Miguel Angel Jimenez leads Open dogfight

17:25, Jul 22 2013
Zach Johnson
Early first round leader Zach Johnson went five-under on the front nine.
Ian Poulter
Ian Poulter tries to use body English to move a putt during his first round.
Ian Poulter and Billy Horschel
Making a loud statement with their pants, Ian Poulter (left) and Billy Horschel.
Miguel Angel Jimenez
Miguel Angel Jimenez plays out of the bunker on the 18th hole.
David Lynn
English man David Lynn plays his second shot on the 11th hole.
Rafael Cabrera-Bello
Spaniard Rafael Cabrera-Bello was the early clubhouse leader at four-under.
Rory McIlroy
Rory McIlroy
Jason Day
Jason Day ponders a putting line on the second hole.
Tiger Woods
Tiger Woods lines up a putt early in his first round at Muirfield.
Shiv Kapur
India's Shiv Kapur rose briefly to the lead during the first round.
Louis Oosthuizen
Louis Oosthuizen is taken from the course on a golf cart after withdrawing.
British Open at Muirfield
A view of the 13th hole at the Muirfield course.
Lee Westwood
Lee Westwood shakes hands with Charl Schwartzel after the completion of their second round.
Charl Schwartzel
Charl Schwartzel plays from the bunker near the 16th green.
Tiger Woods
Tiger Woods reacts after missing a birdie putt on the ninth hole in the second round.
Ryan Moore
Ryan Moore tees off on the par-three 16th hole.
DA Points
DA Points hacks out of the long grass as a freighter sails by behind him.
Sergio Garcia
Sergio Garcia adjusts his cap after finishing his second round.
Nick Faldo
Nick Faldo hugs his caddie and son Matthew in what could be his last British Open round.
Rory McIlroy
Rory McIlroy waves at the crowd after rolling in a putt in his second round.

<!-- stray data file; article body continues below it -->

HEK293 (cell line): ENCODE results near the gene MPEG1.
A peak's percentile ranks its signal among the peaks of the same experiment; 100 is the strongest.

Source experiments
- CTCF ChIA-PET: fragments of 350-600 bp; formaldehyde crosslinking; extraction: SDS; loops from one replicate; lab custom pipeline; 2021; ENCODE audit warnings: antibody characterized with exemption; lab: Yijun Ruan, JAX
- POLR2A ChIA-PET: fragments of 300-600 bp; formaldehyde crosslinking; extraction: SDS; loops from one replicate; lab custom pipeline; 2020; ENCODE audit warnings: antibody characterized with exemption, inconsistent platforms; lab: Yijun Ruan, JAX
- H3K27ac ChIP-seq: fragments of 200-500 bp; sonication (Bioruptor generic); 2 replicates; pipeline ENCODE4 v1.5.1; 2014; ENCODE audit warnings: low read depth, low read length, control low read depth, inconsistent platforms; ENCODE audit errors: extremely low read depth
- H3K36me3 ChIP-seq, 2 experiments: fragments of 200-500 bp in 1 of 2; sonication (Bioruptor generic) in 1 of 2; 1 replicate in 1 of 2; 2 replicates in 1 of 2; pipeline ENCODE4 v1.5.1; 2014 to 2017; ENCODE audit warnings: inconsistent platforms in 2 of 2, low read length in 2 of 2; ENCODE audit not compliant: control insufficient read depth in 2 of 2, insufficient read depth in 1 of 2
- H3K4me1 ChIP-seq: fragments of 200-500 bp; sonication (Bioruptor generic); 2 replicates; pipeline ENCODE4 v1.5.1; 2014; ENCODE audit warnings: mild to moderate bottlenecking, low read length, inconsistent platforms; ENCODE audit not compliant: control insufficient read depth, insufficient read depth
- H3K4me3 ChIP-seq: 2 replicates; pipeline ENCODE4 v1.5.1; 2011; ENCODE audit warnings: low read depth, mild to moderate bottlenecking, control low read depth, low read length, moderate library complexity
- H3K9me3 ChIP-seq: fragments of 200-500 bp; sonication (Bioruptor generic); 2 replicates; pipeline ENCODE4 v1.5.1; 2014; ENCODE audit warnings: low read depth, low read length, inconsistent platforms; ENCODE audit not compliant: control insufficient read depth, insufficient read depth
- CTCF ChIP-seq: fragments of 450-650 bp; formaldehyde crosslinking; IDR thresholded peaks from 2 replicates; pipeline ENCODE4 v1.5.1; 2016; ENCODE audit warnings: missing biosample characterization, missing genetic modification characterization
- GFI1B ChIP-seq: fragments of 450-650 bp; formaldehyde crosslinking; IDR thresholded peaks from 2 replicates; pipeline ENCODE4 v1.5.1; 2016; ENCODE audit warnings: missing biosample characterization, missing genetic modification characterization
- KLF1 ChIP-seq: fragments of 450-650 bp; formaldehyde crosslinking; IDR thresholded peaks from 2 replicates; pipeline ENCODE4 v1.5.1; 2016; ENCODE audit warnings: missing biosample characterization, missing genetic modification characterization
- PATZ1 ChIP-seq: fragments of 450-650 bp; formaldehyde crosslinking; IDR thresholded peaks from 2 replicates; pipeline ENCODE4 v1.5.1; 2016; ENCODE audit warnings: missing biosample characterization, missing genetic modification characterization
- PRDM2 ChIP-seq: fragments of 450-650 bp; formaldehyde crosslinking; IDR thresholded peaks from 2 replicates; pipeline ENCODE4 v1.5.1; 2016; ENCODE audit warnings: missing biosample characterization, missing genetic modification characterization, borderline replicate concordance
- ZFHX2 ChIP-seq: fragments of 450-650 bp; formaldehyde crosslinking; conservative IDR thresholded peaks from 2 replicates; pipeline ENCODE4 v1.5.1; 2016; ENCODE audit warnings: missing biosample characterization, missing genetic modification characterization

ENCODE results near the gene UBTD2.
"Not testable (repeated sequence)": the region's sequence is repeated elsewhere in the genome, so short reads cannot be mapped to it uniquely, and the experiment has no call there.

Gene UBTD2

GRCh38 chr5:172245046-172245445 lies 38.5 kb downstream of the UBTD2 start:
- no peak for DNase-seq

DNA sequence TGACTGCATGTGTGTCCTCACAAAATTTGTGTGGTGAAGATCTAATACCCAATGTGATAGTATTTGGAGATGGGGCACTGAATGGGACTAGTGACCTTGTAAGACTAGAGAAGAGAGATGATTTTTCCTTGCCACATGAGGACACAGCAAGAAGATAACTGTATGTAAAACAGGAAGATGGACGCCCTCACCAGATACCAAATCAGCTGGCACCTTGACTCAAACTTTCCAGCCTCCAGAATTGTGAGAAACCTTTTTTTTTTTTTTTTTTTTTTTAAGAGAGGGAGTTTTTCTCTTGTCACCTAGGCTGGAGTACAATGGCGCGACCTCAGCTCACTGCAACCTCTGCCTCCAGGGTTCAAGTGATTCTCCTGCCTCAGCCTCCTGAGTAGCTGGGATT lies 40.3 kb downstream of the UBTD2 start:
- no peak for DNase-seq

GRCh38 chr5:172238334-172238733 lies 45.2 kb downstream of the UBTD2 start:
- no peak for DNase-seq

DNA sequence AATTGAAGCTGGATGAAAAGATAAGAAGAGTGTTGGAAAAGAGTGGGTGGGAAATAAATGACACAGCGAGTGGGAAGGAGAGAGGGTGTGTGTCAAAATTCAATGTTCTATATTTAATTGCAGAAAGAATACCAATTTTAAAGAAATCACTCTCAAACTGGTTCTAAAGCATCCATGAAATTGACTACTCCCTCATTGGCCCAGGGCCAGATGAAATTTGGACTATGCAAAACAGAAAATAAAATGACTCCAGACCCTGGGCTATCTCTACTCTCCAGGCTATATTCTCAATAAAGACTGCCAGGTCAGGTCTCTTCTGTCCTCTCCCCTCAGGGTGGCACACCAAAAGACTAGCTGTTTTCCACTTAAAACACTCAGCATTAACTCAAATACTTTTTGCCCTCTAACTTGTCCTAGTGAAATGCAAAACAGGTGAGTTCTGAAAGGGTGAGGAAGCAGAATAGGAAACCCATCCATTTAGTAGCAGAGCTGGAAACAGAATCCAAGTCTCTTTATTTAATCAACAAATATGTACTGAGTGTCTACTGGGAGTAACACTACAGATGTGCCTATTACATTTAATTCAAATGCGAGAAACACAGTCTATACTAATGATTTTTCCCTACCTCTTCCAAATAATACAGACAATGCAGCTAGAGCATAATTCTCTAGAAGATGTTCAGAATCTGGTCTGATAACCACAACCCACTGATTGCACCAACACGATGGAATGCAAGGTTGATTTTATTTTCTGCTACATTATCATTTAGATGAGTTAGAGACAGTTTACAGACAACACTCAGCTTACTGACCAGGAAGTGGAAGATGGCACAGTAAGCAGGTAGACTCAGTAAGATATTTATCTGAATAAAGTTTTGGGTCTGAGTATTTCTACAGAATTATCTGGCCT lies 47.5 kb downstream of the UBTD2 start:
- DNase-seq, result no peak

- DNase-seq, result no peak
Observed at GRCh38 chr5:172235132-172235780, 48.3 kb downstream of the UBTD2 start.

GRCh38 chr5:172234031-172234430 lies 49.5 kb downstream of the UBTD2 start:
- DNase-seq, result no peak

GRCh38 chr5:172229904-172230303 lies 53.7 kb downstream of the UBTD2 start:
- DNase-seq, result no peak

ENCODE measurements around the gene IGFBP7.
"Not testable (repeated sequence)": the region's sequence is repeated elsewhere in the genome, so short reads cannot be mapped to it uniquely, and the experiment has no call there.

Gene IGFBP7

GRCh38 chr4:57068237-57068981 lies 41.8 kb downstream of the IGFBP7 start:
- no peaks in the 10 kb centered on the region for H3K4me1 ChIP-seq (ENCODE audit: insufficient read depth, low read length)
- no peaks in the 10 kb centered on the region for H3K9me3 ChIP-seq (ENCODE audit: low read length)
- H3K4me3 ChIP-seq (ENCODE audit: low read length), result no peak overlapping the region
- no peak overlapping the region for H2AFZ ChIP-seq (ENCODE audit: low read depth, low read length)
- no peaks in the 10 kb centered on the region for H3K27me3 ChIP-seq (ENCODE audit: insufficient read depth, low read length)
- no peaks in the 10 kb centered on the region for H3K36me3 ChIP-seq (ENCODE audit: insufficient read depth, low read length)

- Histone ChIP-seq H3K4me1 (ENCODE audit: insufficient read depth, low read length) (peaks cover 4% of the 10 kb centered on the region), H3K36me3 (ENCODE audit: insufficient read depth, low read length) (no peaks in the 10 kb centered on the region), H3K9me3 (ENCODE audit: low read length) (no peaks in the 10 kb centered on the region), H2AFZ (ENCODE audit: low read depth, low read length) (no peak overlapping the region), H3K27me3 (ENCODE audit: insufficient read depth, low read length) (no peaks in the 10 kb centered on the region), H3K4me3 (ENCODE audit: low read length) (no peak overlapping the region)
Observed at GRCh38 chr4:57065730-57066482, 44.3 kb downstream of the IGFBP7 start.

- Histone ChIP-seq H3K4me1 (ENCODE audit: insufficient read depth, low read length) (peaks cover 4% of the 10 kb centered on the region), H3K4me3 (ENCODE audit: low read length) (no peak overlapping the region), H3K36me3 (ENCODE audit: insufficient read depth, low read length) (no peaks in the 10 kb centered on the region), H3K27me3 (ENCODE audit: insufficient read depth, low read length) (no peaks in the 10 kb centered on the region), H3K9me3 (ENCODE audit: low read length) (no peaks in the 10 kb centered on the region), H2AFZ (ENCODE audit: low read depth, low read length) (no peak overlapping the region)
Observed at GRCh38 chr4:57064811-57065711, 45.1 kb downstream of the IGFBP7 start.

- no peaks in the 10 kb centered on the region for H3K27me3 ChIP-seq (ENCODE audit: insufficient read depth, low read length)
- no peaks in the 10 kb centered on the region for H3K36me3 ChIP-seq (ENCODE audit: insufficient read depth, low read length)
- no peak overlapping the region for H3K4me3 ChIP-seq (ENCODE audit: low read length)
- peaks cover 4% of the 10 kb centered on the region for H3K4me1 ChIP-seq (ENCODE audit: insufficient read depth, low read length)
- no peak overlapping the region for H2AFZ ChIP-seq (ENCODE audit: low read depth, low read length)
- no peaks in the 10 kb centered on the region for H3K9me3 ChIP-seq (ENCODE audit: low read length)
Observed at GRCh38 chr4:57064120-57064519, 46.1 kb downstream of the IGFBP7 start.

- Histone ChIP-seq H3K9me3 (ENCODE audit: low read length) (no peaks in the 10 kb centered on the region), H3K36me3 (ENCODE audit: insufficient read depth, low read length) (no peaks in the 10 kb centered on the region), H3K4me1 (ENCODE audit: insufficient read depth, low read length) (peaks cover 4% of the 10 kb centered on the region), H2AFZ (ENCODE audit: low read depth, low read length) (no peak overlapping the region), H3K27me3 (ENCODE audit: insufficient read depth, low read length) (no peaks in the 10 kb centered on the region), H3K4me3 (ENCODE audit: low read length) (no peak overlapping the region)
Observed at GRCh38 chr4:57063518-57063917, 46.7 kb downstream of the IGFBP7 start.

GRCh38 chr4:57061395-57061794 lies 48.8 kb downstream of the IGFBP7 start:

Miguel Angel Jimenez
Miguel Angel Jimenez lines up a putt during his second round.
Rafael Cabrera-Bello
Rafael Cabrera-Bello plays from off the fairway in front of a sombrero-wearing spectator.
British Open Golf
Lee Westwood reacts after making a birdie putt on the 17th hole.
British Open Golf
Tiger Woods reacts after a wayward shot on the 15th during his third round.
British Open Golf
Angel Cabrera reacts after missing his par putt on the 18th.
British Open Golf
Adam Scott enjoys the fine weather as he walks along the 18th fairway.
2013 British Open
Phil Mickelson celebrates a birdie putt on the 18th hole.
2013 British Open
Lee Westwood was unable to build on his early form and claim his first Major win.
2013 British Open
Tiger Woods shakes hands with his former caddie Steve Williams, who now works with Adam Scott.
2013 British Open
Adam Scott was unable to build on early promise and win his second Major.

An Open win at Muirfield by Miguel Angel Jimenez could set golf back by 20 years.

Not because the Spaniard would be the oldest player ever to win a major championship.

But because his fitness regimen is so old school it involves little more than wine, cigars and a stretching routine that looks like a cross between pole dancing and baton twirling.

Miguel Angel Jimenez
DOG FIGHT: Wily Spaniard Miguel Angel Jimenez led the way as the British Open turned into a dogfight at Muirfield.

The 49-year-old walked off Muirfield late Friday afternoon at 3-under 139, leading the British Open by one stroke.

Asked whether he was feeling any additional pressure in pursuit of the one accomplishment that has eluded Jimenez throughout a distinguished 31-year pro career, he smiled.